An Taoiseach and Greenway landowners receive prestigious honours
AN Taoiseach Enda Kenny was added to the roll of honour in the long history of the Mayo Association in Dublin on Saturday night. Around 850 people were present in the Burlington Hotel for the auspicious occasion which always marks the social highlight of the year for Muintir Mhaigh Eo in the city.
Enda was greeted with a standing ovation as he came forward to accept the accolade which he described as probably the “second most important award that can be given to me.”
He told the large gathering that the first award was that which came his way last February. “It is difficult to surpass the trust placed in me by the people of the country by my election to the office of Taoiseach. But this award of the Mayo Person of the Year comes from our own, ourselves, and I am deeply appreciative of that and humbled. I shall carry it with pride around the world. I draw strength from it, I draw consolation from it.”
In a thoughtful and measured acceptance speech, he referred to the personal pride he felt in accepting the award on behalf of all present and those departed (an obvious reference to his late parents Eithne and Henry and many other friends as well). He had special words of thanks also for his wife Fionnuala and family.
He quoted George Washington, the first President of the USA, who once said the most cherished virtue of all was “the character of an honest person”. He intended to bring that to bear on his life. And he concluded with a quote from the Mayo anthem, The Boys from the County Mayo, when he recalled the great line of its author Tom Dunleavy of Kiltimagh, ”Don’t show the white feather wherever you go”.
At the outset, he joined in the words of congratulations to the Great Western Greenway Landowners on their award and described the Greenway as having already achieved “iconic status”.
Dr Jerry Cowley, speaking on behalf of the Meitheal award winners, the Great Western Greenway Landowners from Westport to Achill, said they were greatly honoured by the award. “This award is of great significance to us all who live along the Great Western Greenway. It is recognition by our peers of our past, present and future commitment to ensuring the continuing success of this great project.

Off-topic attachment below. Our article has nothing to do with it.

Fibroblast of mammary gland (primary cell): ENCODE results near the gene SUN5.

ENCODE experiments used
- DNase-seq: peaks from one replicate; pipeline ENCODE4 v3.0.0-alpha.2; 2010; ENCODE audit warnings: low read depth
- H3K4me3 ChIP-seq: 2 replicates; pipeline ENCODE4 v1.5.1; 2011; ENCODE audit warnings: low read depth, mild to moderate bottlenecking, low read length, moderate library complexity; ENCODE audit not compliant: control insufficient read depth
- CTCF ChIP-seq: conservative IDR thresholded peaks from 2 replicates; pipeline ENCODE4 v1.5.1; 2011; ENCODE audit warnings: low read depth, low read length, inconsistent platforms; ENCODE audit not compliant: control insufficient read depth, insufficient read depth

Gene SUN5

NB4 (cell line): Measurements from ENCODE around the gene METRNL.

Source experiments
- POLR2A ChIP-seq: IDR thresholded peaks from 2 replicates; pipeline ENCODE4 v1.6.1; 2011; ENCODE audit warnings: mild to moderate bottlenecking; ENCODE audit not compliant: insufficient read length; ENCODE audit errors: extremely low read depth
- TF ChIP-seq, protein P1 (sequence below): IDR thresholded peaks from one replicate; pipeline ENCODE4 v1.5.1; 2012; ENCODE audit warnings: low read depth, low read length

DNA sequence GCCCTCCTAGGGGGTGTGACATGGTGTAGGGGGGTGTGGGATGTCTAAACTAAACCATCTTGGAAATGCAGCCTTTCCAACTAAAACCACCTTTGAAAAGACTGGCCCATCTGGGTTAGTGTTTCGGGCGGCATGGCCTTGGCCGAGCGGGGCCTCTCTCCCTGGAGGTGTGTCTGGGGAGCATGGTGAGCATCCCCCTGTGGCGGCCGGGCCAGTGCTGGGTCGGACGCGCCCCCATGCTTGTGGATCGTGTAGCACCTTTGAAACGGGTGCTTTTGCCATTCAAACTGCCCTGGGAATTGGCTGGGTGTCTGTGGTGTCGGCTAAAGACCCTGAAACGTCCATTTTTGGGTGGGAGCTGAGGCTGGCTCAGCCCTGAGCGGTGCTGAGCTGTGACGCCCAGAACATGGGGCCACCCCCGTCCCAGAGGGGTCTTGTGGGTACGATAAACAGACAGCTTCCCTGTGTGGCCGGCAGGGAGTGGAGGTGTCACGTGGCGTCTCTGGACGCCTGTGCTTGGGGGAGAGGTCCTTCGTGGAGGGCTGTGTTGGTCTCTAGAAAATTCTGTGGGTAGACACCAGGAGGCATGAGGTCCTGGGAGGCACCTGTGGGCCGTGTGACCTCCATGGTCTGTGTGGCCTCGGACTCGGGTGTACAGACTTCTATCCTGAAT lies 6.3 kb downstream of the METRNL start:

“I think it is appropriate tonight that we remember also all those who went before us, who travelled along this former railway track over the 40 odd years the railway was in operation . Many were economic migrants, Mayo people seeking a better life, a life free from poverty and hardship.
“No matter where they ended up they never forgot where they came from, and supported those at home from afar, as documented in emigrant remittances.
“We also remember those who didn’t return, and tragically, some returned in coffins to fulfill the dark prophesy of Brian Rua Ui Cearabhain when the first and last trains on this line carried coffins back to Achill. We remember the 32 young men who were drowned when a sailing hooker capsized in Clew Bay whilst on the emigrant trail to Scotland and whose coffins were taken home on the very first train to travel to Achill in June, 1894.
Forty three years later in 1937, the last train to Achill carried the coffins of the ten young men of the ‘tatie-hoking’ squad who died when the padlocked ‘bothy’ they were sleeping in, burned down at Kirkintillock in Scotland.
“Tonight among us, we have a former ‘tatie-hoker’, Patrick Gallagher, in his 89th year. Patrick completed the circle of emigration from Coraun to Scotland to St Brendan’s Village, Mulranny, together with his sister Mary, after many years of emigration.
“They were two of the 1,350 other older Irish emigrants who were assisted by Safe-Home, located in Mulranny, to return permanently to secure accommodation in whatever county they originated from.”
Dr Cowley, at the outset, congratulated An Taoiseach on his award and wished him well in the times ahead. He also complimented County Manager Peter Hynes and his excellent team of Padraig Philbin and Anna Connor for their hard work, as well as Kathleen Fergus and Tom Carolan.
A number of senior politicians were present for the celebrations including Minister Phil Hogan from Kilkenny and Minister Pat Rabbitte, described by Enda as “that stalwart from Ballindine”. Mayo deputies John O’Mahony and Michelle Mulherin and Senator Paddy Bourke were also in attendance. Also present were several previous winners of the award including Professor John Hegarty, Seamus Caulfield, John Grant, Pat Jennings and Frank Harrington. Music for the night was provided by Mayo’s own Brose Walsh Band who kept the dancers happy on the floor into the late hours.
More on the Mayo Awards night in Dublin will feature in People and Places in next week’s issue of The Mayo News.